Sorry. I'm not going with the obvious -- When Harry Met Sally. First off, contrary to popular opinion, Meg Ryan's fake orgasm, "I'll have what she's having" -- diner display is the least funny moment in the otherwise charming romantic comedy. And secondly, no one beats Jack Nicholson in terms of inappropriate, though completely understandable restaurant behavior (think of other great Nicholson at-the-restaurant-moments: making Randy Quaid order his food the way he wants in the great The Last Detail and his endless, OCD eating specifications in As Good As It Gets). And though the masterful Five Easy Pieces (directed by Bob Rafelson) really has little to do with food, but it makes my list simply for Jack's iconic way of ordering a side of toast. While Nicholson's slumming oil rigger/talented pianist has embarked on that trek to visit his dying father with saucy girlfriend (Karen Black) and, at one point, two memorably surly female hitchhikers in tow, they stop for lunch in a scene you all know well. It's a tall order for the seen-it-all waitress won't bend the rules ("no substitutions") on a breakfast order of a "plain omelette, no potatoes, tomatoes instead, a cup of coffee, and wheat toast." When the waitress insists she can only bring Nicholson a roll or an English muffin, he asks the perfectly reasonable question, "You make sandwiches don't you?" and proceeds to order a chicken salad sandwich, hold the butter, mayonnaise and lettuce. But where to hold the chicken? "Between your knees," Jack famously and disdainfully coos. I never tire of this moment. And right now I'd really enjoy some wheat toast. Maybe even some chicken.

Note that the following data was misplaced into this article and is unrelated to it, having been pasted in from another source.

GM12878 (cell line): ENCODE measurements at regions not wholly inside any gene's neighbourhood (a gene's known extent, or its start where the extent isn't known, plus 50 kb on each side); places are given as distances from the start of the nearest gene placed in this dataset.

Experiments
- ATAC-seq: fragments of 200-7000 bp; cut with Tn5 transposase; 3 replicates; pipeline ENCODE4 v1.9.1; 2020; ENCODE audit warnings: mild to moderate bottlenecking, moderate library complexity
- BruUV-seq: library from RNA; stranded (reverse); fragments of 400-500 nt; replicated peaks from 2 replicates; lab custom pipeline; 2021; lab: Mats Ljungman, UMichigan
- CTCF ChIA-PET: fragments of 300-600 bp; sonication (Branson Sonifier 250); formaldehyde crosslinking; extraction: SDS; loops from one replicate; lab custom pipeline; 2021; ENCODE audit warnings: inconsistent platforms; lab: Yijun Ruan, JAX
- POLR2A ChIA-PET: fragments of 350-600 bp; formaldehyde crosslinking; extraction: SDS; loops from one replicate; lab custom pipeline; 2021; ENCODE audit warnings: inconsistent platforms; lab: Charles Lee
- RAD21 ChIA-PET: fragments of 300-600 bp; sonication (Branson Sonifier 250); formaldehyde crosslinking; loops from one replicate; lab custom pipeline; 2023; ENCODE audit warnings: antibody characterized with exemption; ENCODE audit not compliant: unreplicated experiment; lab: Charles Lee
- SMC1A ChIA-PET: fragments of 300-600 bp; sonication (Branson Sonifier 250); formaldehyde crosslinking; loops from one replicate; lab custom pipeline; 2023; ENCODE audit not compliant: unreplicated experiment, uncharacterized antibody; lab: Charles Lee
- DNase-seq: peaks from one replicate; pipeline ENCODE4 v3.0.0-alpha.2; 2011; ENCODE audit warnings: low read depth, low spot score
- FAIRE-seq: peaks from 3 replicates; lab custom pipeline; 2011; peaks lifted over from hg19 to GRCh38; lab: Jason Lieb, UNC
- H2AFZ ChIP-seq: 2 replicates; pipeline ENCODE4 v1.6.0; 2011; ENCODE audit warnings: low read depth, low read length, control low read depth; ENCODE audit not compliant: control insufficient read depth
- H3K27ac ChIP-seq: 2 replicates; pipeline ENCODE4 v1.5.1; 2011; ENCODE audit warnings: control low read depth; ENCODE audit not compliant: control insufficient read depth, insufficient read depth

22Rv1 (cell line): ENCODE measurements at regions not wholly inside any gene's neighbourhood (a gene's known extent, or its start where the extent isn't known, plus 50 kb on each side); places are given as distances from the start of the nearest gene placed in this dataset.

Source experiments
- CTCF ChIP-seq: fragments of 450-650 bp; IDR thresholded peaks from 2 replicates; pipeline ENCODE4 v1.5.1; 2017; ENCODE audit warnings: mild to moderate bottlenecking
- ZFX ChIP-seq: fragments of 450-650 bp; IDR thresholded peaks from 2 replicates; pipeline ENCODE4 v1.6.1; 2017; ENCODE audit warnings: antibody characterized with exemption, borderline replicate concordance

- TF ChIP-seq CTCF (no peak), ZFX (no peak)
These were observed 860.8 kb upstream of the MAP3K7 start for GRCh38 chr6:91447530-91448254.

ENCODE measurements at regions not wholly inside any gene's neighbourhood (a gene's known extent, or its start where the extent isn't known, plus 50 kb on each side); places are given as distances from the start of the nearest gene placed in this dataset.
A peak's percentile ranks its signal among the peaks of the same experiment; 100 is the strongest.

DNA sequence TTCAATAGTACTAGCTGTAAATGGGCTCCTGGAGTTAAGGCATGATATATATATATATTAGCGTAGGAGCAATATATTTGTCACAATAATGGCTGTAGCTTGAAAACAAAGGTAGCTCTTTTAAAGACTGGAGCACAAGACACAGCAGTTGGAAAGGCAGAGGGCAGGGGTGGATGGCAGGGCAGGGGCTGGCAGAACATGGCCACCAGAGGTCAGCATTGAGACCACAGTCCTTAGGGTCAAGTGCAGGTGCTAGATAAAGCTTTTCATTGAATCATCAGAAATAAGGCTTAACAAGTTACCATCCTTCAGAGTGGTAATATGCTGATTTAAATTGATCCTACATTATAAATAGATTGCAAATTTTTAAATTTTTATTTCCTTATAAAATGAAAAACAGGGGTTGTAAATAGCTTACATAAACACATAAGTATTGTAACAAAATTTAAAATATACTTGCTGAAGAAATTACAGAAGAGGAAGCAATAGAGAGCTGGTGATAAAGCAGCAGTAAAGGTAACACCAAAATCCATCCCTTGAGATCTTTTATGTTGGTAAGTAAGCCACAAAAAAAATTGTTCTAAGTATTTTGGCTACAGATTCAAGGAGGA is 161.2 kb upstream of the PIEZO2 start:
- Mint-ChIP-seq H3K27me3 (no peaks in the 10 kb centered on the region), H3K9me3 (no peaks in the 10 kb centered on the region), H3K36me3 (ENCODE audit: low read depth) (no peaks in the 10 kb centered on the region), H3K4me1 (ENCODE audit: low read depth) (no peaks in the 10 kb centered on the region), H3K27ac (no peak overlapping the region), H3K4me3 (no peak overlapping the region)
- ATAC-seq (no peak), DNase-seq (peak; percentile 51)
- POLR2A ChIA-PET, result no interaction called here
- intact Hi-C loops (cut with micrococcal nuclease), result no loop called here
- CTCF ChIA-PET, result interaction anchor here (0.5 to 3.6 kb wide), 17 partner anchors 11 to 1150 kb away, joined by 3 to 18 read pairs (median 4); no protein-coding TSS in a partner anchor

Just As Good:
Charlie Chaplin consuming his shoe in The Gold Rush.
Mae Clark's grapefruit surprise in Public Enemy.
The maple syrup moment in To Kill A Mockingbird.
John Garfield's family frustration and tense turkey dinner in He Ran All the Way.
Ralph Meeker chomping on crackers in Barbara Stanwyck's car in Jeopardy. Ralph Meeker feeding Carroll Baker those sad little meals in Something Wild.
Captive Choi Min-Sik as Dae-su eating pot stickers in Old Boy and then an... Octopus.
Sex and food and sex and food and sex in Tom Jones.
That steak I mentioned, served up by Glenn Ford's perfect wife in The Big Heat.
The great rare steak stand-off in Mommie Dearest.
Marilyn Burns's meal with Grandpa in The Texas Chainsaw Massacre.
Woody Allen and Diane Keaton attempting to cook lobster in Annie Hall.
The traumatic eel eating in The Tin Drum.
Faye Dunaway gorgeously gorging a hamburger and sucking a Coca Cola in Bonnie and Clyde.
Gene Hackman gleefully eating guts in Prime Cut.
The drugged, demonic chocolate "mouse" served to Mia Farrow in Rosemary’s Baby.
The touching Thanksgiving finale of Broadway Danny Rose. My favorite Thanksgiving movie.
Everything in Luis Buñuel's The Exterminating Angel.